City staff have been working with the Pinellas County Florida Department of Health on the Partnerships to Improve Community Health (PICH) program. The purpose of the program is to improve access and awareness of healthy activity options in Pinellas County. The City of St. Petersburg is moving forward with a plan to improve both knowledge of and access to the City’s parks and trails based on residents’ responses to surveys. As a result, the City Bike Map will be updated, replenished, and reprinted with added content, covering the different types of bicyclists. New signs will be installed to help pedestrians and cyclists navigate the City’s parks. An additional 325 bike racks will be installed in locations throughout the city to encourage healthy transportation for daily activities. And, countless trail projects are underway to improve the current network of pedestrian and bicyclist access points.
To make the walking environment safe and inviting, pedestrian bulbouts will be installed in at least ten major intersections in the City. Pedestrian bulbouts extend the corner sidewalk at intersections, shortening crossing distances, improving pedestrian and motorist visibility, and slowing traffic. In addition, Rapid Rectangular Flashing Beacons (RRFB’s), which allow pedestrians to alert motorists that they are crossing, have been installed at an additional 50 locations along with accessible sidewalk ramps, bringing to citywide total to 103 RRFBs and associated accessibility ramps.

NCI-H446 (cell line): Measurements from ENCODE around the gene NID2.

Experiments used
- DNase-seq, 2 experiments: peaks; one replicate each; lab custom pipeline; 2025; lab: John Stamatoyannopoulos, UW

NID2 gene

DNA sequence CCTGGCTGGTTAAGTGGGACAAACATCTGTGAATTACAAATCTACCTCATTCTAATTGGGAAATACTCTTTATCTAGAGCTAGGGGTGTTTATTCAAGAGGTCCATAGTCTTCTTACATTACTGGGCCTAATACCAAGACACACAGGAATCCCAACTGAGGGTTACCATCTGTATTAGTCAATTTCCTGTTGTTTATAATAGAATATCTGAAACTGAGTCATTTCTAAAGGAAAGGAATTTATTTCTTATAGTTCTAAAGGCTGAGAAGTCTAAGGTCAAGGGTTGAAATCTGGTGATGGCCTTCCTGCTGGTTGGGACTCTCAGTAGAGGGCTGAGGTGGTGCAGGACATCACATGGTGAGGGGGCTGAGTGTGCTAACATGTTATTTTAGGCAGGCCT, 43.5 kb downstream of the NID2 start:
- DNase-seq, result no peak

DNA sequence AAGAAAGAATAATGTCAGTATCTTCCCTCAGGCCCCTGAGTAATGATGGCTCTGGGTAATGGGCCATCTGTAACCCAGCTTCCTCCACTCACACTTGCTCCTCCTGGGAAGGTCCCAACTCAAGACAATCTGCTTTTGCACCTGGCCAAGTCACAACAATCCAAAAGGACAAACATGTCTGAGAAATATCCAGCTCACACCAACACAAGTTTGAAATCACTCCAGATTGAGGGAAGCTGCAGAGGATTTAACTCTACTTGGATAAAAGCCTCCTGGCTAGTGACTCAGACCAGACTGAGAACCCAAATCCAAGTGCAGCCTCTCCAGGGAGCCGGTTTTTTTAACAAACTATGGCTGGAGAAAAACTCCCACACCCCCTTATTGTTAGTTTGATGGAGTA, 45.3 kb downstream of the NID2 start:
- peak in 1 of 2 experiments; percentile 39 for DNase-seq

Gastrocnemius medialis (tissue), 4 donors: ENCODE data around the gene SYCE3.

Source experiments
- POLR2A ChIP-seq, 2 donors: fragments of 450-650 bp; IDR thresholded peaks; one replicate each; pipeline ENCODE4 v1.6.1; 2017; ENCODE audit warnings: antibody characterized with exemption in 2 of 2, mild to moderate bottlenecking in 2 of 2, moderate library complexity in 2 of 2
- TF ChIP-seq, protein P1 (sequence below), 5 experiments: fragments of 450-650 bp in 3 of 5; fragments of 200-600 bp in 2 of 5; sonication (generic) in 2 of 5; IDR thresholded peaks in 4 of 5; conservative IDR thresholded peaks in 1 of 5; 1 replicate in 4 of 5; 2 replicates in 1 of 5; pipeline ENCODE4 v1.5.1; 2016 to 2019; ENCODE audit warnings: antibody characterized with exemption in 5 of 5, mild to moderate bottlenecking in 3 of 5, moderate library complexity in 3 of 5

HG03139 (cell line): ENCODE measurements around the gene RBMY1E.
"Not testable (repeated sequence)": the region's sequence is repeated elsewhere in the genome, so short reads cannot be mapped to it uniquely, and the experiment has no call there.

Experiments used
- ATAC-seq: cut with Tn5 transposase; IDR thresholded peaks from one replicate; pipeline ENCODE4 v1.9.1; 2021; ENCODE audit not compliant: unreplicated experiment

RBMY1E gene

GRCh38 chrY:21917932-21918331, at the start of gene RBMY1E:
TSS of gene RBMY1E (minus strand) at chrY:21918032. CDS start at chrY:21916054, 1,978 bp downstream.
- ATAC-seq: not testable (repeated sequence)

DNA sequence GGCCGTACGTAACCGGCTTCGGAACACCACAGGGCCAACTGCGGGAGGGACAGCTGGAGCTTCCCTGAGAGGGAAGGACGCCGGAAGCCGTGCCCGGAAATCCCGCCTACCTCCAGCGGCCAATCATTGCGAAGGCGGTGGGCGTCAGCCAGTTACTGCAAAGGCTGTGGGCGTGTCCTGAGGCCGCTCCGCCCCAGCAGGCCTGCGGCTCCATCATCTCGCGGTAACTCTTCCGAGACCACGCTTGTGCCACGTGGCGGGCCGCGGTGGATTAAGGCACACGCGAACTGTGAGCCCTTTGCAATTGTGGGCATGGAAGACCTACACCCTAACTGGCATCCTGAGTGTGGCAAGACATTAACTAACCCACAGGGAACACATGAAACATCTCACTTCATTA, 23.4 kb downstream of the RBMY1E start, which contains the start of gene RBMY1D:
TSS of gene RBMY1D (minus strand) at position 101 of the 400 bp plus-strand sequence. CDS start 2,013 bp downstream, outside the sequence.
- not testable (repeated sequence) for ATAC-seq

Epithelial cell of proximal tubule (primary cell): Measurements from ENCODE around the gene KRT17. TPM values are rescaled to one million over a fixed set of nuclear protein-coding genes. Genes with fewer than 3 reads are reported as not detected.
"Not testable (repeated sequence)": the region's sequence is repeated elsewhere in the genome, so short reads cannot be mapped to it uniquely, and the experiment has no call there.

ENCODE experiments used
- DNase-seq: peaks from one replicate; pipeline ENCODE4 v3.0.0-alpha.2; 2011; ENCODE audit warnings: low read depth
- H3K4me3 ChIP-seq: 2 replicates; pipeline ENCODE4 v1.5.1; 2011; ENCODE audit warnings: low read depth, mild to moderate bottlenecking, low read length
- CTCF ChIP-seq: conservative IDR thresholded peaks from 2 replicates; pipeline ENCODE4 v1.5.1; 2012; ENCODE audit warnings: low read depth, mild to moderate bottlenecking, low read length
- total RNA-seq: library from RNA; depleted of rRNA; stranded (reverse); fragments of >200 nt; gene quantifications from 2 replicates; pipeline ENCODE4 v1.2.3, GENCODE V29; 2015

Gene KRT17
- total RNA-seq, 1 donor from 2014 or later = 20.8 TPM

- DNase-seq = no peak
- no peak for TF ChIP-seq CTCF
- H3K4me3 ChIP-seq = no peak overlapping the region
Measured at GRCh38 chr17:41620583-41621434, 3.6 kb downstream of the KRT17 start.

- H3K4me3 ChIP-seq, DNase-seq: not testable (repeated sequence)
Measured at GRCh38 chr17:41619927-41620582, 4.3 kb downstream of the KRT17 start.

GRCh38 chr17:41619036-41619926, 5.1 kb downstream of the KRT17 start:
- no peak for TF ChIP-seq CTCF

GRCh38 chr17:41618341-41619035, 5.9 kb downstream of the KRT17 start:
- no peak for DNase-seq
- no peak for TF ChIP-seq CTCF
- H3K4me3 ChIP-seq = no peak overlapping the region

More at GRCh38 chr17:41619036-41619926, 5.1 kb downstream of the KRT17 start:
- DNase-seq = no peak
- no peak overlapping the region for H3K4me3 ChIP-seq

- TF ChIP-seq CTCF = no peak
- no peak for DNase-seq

City staff also developed and distributed a utility bill flier in January to provide traffic safety tips for both pedestrians and motorists. The fliers were aimed at reminding City residents of the importance of staying alert to avoid causing, or being involved, in a traffic crash. Additional copies of the flier were produced to be distributed a community events and neighborhood association meetings.
The City of St. Petersburg has demonstrated and continues to demonstrate its deep commitment to progressive transportation action. The goal is to address public health needs by improving facilities and access for bicyclists and pedestrians, and ensuring that those improvements enhance safety, too. When people are able to walk or bike rather than drive because those options are comfortable and available, healthier lifestyle choices come along for the ride.